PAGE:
Prolonging the shelf-life of seed potato tubers at farm level: Cold storage or Diffused Light Store?
1.KARI-National Potato Research Centre-Tigoni. P. O. Box 338 00217 Limuru. Email:firstname.lastname@example.org
2.Department of Food Science, Nutrition and Technology, University of Nairobi. Email:email@example.com
3.Mount Kenya University.
International Journal of Horticulture, 2015, Vol. 5, No. 13 doi: 10.5376/ijh.2015.05.0013
Received: 03 Jun., 2015 Accepted: 05 Aug., 2015 Published: 08 Nov., 2015
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Preferred citation for this article:
Muthoni J., Kabira J.N., Kipkoech D., Abong G.O., and Nderitu J.H., 2015, Prolonging the shelf-life of seed potato tubers at farm level: Cold storage or Diffused Light Store? International Journal of Horticulture, 2015, Vol.5, No.13 1-4 (doi: 10.5376/ijh.2015.05.0013)
Planting well sprouted potato tubers is key to achieving high yields. In the face of climate change, it is even more important to have well sprouted tubers to ensure a crop matures even when rains are low and erratic. A study was conducted in 2011-2012 at KARI-Tigoni to evaluate the behavior of common Kenyan potato varieties after cold storage (at 40C) and diffused light storage (DLS) for a period of up to eight months. Eight potato varieties commonly grown in Kenya and of different maturity periods were used. Five kilograms of each potato variety was put in the cold store or DLS store for a period of 8 months in 2011. These were replicated three times. After 8 months, data was collected on weight loss and general acceptability of seed tubers. During the long rains season (March-June) 2012, the tubers from the store were planted out at KARI-Tigoni. Data was collected on plant emergence and yields at harvest. All the cold-stored tubers were acceptable after eight months storage; the opposite was true for DLS-stored materials. However, the DLS stored tubers gave high yields than the cold-stored ones.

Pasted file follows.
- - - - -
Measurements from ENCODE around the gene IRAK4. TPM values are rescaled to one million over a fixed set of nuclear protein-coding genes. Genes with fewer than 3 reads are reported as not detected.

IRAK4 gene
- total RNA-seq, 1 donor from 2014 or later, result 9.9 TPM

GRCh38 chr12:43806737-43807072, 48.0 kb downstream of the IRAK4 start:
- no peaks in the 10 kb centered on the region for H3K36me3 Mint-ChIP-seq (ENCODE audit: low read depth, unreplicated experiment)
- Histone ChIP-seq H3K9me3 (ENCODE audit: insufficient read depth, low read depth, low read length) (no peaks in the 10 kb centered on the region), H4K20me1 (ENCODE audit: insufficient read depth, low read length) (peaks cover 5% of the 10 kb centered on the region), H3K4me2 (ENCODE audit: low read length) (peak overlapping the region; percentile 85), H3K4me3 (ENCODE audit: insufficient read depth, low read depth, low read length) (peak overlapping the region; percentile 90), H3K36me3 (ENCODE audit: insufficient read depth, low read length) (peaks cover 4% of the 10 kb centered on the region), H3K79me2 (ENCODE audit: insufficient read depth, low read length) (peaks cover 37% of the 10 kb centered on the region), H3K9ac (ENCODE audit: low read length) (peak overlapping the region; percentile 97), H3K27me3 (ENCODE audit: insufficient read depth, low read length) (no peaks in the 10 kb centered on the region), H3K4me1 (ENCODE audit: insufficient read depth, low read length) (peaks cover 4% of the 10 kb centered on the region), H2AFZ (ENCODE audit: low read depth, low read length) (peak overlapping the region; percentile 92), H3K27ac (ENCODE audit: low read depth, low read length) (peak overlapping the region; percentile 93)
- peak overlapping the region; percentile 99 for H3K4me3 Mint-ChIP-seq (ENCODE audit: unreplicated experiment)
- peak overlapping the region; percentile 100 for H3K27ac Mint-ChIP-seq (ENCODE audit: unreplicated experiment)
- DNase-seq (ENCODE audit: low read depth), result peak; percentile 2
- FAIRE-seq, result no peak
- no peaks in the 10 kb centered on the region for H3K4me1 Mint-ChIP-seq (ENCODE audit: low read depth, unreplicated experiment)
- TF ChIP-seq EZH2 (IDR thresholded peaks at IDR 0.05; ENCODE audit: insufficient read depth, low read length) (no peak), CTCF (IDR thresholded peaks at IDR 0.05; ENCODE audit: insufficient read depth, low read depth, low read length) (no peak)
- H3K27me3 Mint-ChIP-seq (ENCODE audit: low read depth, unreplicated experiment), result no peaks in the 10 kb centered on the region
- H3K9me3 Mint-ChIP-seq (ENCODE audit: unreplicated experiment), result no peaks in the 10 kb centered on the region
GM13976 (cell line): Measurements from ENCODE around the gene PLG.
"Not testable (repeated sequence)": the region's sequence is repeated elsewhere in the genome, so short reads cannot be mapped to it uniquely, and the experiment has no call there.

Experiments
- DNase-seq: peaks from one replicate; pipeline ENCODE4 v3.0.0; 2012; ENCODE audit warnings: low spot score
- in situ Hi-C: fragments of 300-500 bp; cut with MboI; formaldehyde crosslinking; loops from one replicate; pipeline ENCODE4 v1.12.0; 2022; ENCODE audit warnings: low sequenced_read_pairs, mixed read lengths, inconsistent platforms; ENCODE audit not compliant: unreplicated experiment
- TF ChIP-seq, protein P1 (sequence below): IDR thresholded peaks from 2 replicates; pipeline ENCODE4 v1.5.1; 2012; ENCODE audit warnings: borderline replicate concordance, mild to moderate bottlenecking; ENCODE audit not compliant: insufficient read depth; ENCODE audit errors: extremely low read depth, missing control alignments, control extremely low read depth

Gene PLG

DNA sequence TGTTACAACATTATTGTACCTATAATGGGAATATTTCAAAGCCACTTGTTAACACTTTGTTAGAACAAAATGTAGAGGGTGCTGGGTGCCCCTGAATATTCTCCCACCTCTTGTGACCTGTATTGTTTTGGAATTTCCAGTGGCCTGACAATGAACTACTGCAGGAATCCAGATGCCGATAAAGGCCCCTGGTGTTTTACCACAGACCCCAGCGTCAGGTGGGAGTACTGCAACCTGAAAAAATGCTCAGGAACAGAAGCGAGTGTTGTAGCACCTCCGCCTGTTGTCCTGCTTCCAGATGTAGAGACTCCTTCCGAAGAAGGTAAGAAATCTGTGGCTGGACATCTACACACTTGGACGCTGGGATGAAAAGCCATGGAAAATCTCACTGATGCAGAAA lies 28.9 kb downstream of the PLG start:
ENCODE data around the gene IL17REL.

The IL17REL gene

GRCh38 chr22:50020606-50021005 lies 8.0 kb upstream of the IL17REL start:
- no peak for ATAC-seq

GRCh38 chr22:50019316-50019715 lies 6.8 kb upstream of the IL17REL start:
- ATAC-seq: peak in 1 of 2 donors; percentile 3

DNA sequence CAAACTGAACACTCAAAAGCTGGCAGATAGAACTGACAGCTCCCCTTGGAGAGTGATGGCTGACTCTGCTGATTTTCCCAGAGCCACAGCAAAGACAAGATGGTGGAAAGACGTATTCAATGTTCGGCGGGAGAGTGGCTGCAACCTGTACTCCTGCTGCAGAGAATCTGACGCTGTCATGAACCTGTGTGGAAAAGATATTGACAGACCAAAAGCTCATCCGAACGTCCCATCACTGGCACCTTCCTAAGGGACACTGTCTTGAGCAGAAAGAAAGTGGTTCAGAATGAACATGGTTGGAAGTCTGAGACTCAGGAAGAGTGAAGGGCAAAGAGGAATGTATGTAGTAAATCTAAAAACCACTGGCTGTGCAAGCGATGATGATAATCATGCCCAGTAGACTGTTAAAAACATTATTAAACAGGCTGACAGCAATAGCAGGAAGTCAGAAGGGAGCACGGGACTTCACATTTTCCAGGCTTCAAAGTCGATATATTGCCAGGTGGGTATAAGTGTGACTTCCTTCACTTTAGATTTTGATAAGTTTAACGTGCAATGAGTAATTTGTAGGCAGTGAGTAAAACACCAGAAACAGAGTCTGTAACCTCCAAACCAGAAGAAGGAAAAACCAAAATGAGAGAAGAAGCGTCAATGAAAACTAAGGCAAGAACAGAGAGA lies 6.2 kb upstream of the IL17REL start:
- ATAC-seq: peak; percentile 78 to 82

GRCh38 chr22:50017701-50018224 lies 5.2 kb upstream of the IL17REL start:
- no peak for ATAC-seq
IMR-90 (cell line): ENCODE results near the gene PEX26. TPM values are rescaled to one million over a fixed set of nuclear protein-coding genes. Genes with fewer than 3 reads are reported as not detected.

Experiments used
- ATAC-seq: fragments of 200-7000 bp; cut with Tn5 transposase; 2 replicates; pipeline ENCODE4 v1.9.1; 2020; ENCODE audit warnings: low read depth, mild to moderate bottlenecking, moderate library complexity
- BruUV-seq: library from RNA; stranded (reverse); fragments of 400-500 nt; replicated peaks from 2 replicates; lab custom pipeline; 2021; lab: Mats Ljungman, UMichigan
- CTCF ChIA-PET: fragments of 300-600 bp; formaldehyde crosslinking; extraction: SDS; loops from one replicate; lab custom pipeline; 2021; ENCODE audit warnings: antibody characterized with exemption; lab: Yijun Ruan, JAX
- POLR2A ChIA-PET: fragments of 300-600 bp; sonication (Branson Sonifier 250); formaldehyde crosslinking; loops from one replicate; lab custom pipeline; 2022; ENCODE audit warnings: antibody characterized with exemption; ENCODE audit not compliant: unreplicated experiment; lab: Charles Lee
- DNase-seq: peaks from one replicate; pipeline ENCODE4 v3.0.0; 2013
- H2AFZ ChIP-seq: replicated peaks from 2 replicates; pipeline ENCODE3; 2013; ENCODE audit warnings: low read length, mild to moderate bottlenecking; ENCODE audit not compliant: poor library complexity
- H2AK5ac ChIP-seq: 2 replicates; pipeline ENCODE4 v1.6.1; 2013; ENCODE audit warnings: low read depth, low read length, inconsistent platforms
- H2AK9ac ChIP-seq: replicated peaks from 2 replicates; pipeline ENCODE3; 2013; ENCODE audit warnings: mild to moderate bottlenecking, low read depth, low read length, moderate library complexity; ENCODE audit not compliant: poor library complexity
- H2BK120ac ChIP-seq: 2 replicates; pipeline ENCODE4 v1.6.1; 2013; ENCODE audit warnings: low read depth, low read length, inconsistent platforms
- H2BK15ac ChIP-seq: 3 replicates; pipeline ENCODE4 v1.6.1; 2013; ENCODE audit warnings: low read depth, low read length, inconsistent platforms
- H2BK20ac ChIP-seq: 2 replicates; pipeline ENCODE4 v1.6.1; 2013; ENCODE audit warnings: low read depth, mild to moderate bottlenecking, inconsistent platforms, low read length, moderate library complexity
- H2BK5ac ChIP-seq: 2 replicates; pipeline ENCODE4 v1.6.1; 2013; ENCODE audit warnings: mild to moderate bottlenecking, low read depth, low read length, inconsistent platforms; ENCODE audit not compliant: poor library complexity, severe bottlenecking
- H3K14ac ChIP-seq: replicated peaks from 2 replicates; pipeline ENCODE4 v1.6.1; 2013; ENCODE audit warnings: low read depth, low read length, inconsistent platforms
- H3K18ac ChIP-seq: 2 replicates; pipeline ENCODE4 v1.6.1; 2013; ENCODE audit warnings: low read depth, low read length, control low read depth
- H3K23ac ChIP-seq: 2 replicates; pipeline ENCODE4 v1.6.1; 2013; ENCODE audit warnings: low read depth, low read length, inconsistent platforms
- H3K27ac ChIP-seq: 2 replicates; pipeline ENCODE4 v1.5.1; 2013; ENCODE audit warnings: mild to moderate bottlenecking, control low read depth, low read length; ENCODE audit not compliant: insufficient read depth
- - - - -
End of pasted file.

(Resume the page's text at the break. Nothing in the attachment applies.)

Cold store; Diffuse light storage; Seed potato tubers
International Journal of Horticulture
• Volume 5